Why Angela Merkel's Concerns Are So Concerning - Pacific Standard

Why Angela Merkel's Concerns Are So Concerning

If it is politically harmful for America's allies to be seen supporting America's president, those alliances are not long for this world.
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German Chancellor Angela Merkel and President Donald Trump arrive for the group photo at the G7 Taormina summit on the island of Sicily on May 26th, 2017.

German Chancellor Angela Merkel and President Donald Trump arrive for the group photo at the G7 Taormina summit on the island of Sicily on May 26th, 2017.

Following President Donald Trump's visit to Europe last week, German Chancellor Angela Merkel said that Germany and other Europeans powers can no longer rely on the United States. I don't claim any special insight into Merkel's perspective or particular expertise in European politics, but there's a logic to Merkel's complaint that's undeniable. And it has more to do with domestic politics in the U.S. than anything Trump did or said in Europe.

To be sure, what Trump did do and say during his visit was not terribly comforting to America's longstanding European allies. In his remarks at the North Atlantic Treaty Organization summit in Brussels, he notably failed to reaffirm Article V, signaling that, unlike his predecessors, he would not necessarily view an attack on one NATO member as an attack on all. This undermines the entire purpose of NATO and signals to powers like Russia that incursions into Europe might be less costly than they used to be. He then went on to depict many NATO powers as deadbeats who are not paying their share, displaying not only a hostility to allies but a real unfamiliarity with how the alliance even works.

In other events, he described Germany as "very bad," apparently referring to the country's trade policies and sales of automobiles. He shoved aside Montenegro's prime minister to gain a more prominent camera position. The White House published a photograph of Melania Trump's meeting with the spouses of European leaders and notably failed to list the one gay one. If the White House had set a goal of signaling disregard and disrespect for America's European allies, it would be hard to outdo last week's events.

But that's not all that's going on, and it's not all to which Merkel is reacting. European leaders could simply regard the 2016 American elections as a fluke—there were certainly enough unusual factors in play—and figure that Trump is a temporary aberration and that the U.S. will soon revert to more typical behavior. But evidence for that is scant.

As is quite clear to our allies, the Republican Party, at many different levels, continues to support Trump. He may not have been the first choice of many party leaders, but most rallied behind him last year in the name of party unity. Even those who took principled stances against him, like Mitt Romney and Ted Cruz, ultimately paid homage to the new president, even enduring public humiliation to do so.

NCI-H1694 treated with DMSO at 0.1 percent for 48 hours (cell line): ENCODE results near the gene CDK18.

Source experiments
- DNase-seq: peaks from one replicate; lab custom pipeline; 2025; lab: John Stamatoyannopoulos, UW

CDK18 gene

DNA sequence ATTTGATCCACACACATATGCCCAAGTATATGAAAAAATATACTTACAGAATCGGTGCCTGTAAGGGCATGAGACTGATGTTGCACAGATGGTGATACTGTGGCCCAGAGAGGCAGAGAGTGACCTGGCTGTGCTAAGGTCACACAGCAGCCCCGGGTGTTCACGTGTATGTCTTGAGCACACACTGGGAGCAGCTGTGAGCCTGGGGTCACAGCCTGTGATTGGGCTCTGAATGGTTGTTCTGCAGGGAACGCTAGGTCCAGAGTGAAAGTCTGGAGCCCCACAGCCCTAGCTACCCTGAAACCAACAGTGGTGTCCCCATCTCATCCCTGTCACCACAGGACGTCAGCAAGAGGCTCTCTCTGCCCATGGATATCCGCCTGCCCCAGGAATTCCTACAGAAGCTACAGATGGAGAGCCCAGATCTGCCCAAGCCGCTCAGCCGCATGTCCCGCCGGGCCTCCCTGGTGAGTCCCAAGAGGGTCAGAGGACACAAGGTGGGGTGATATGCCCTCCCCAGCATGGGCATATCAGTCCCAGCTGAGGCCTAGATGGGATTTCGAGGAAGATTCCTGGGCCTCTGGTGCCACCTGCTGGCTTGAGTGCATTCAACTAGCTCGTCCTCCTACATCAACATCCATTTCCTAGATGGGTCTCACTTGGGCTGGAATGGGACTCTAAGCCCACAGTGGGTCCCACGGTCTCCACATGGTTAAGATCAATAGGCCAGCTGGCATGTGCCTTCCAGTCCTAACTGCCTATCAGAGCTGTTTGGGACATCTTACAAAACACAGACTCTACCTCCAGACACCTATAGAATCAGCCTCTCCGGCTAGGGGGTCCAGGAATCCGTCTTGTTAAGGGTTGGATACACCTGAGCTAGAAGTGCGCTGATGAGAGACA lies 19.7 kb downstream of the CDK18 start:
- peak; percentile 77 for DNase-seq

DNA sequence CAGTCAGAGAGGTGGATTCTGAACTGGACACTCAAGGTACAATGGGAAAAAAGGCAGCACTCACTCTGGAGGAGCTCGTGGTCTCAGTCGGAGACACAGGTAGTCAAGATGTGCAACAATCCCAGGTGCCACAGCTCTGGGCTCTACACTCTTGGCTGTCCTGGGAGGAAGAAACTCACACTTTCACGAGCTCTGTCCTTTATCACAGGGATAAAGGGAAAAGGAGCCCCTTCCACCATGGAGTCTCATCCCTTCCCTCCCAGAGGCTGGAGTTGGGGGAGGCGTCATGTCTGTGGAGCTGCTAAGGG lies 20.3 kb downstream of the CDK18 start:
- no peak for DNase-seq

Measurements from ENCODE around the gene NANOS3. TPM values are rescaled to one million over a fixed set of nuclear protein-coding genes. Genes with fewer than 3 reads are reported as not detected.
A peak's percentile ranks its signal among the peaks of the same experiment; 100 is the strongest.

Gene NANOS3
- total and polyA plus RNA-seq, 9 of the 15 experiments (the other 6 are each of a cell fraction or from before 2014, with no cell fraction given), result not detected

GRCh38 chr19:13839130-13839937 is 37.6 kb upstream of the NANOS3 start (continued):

Merkel's complaint has more to do with domestic politics in the U.S. than anything Trump did or said in Europe.

He continues to command the support of some 84 percent of people in his party (as is typical for modern presidents). Republican senators have voted almost unanimously for his nominees. Prominent Republican leaders and decorated military officials have defended him repeatedly from criticism and sought to slow and dismiss investigations of his presidency, even when the White House appears to be engaging in obstruction of justice or espionage.

It is entirely possible that Republican leaders are privately horrified by many of Trump's actions and are simply sticking with him because they want certain policy goals or are scared of retribution from primary voters should they attack him. It is also possible that they are enthusiastically supportive of Trump and his actions. To a foreign power, these possibilities are observationally equivalent. And, either way, they suggest the same thing: the Republican Party will stick with him, will support his bid for re-election, and would be comfortable nominating someone like him again. And even a casual observer of American politics would note the pretty regular alternation of power in modern U.S. politics—the parties seem to trade off every eight years.

A U.S. ally might calculate that a long and healthy relationship with the U.S. is important enough to tolerate some short-term problems resulting from a fluke election. But if that election appears to be less of a fluke, if the president that emerged from that fluke appears to be the sort of person that one of America's two major parties is happy to nominate and will likely end up in power again, then yes, it is definitely time to rethink that relationship.

Now, it's also worth noting that Merkel's comments are driven by internal German politics as well—she is up for re-election this year. But that makes her comments all the more damning. If it is politically harmful for America's allies to be seen supporting America's president, those alliances are not long for this world.

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